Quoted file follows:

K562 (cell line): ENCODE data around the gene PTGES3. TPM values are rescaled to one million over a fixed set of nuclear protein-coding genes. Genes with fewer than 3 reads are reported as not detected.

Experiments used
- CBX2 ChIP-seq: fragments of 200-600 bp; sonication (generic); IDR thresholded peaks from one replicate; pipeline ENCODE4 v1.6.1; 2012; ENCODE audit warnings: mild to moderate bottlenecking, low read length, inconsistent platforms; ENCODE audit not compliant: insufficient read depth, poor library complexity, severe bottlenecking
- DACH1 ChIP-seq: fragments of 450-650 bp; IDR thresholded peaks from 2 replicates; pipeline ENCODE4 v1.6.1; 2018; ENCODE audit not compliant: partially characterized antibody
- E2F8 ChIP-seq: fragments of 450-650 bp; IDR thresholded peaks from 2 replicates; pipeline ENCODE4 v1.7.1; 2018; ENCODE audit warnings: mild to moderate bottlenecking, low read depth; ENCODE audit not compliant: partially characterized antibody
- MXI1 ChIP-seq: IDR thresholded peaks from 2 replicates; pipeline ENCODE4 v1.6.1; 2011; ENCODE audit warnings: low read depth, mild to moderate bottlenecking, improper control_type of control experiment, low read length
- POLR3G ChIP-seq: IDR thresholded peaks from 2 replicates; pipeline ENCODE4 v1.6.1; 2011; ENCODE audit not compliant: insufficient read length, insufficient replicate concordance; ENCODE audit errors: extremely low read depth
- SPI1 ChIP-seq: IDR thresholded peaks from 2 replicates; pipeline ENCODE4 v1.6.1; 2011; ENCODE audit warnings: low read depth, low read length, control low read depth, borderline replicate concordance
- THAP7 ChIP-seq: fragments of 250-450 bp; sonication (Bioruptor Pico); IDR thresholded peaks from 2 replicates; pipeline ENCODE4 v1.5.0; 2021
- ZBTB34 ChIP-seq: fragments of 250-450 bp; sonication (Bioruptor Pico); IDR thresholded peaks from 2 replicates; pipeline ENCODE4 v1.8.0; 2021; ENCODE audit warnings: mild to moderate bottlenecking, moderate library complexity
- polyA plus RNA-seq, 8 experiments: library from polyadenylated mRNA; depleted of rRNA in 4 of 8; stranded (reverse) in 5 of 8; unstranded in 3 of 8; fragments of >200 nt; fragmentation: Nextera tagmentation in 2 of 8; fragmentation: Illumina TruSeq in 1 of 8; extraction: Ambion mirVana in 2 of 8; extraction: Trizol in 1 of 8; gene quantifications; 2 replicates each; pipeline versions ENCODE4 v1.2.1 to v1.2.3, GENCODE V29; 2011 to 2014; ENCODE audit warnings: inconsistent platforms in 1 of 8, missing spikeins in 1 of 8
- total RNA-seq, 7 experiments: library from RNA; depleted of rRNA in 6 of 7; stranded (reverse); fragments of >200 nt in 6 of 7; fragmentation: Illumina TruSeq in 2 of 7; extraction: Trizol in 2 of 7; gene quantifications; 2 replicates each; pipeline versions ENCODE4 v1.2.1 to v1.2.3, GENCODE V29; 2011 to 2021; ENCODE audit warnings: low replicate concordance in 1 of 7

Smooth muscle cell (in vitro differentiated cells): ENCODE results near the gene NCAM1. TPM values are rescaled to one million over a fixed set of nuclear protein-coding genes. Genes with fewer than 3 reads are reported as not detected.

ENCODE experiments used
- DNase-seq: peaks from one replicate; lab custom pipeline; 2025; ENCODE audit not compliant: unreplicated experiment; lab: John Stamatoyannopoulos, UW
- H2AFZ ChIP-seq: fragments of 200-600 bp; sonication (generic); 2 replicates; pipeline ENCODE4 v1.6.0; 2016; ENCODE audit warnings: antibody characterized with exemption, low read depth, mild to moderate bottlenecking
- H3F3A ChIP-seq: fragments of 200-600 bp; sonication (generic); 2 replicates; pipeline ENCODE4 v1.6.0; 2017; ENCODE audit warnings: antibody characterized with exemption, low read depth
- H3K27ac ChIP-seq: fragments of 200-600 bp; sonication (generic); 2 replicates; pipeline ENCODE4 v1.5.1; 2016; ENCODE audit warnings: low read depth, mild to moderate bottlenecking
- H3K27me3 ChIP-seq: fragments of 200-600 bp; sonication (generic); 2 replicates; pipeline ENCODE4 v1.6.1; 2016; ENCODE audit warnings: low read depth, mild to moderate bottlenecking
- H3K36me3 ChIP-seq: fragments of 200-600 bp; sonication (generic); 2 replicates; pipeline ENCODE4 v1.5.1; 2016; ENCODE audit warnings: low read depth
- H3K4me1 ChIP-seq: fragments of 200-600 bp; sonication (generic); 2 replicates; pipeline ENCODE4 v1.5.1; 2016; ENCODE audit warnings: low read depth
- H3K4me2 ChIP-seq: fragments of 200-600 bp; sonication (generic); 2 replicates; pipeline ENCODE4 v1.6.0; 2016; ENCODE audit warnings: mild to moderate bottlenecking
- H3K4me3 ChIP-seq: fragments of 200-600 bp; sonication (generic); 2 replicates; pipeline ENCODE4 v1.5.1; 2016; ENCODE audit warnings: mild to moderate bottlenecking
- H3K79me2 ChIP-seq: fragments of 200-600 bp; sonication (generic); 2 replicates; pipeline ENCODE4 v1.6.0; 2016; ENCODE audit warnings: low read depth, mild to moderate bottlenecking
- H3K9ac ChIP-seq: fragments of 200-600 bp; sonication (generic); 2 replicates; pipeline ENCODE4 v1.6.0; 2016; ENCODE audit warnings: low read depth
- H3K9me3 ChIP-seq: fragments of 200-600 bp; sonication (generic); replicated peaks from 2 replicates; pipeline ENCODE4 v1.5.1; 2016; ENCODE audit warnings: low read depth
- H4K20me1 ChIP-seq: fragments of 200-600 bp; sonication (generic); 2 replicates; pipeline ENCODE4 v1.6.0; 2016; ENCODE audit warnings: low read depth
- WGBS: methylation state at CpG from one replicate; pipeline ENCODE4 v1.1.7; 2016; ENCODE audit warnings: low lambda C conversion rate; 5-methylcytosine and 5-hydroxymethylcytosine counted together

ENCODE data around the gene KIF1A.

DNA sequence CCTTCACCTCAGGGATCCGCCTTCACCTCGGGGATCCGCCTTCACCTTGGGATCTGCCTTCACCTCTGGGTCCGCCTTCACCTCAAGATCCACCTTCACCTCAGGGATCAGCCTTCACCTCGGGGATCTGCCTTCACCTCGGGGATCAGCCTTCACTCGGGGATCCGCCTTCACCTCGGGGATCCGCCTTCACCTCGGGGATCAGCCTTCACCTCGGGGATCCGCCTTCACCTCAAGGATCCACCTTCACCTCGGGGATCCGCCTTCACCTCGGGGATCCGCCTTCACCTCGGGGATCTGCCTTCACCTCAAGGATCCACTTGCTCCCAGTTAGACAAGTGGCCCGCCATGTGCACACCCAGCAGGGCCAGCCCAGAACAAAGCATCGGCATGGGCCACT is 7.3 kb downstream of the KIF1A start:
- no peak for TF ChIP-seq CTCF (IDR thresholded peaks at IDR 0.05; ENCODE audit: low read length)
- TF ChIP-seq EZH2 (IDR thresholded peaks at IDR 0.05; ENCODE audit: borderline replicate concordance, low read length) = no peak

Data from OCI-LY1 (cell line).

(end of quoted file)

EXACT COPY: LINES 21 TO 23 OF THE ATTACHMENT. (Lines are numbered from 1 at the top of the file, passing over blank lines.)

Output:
- H3K4me1 ChIP-seq: fragments of 200-600 bp; sonication (generic); 2 replicates; pipeline ENCODE4 v1.5.1; 2016; ENCODE audit warnings: low read depth
- H3K4me2 ChIP-seq: fragments of 200-600 bp; sonication (generic); 2 replicates; pipeline ENCODE4 v1.6.0; 2016; ENCODE audit warnings: mild to moderate bottlenecking
- H3K4me3 ChIP-seq: fragments of 200-600 bp; sonication (generic); 2 replicates; pipeline ENCODE4 v1.5.1; 2016; ENCODE audit warnings: mild to moderate bottlenecking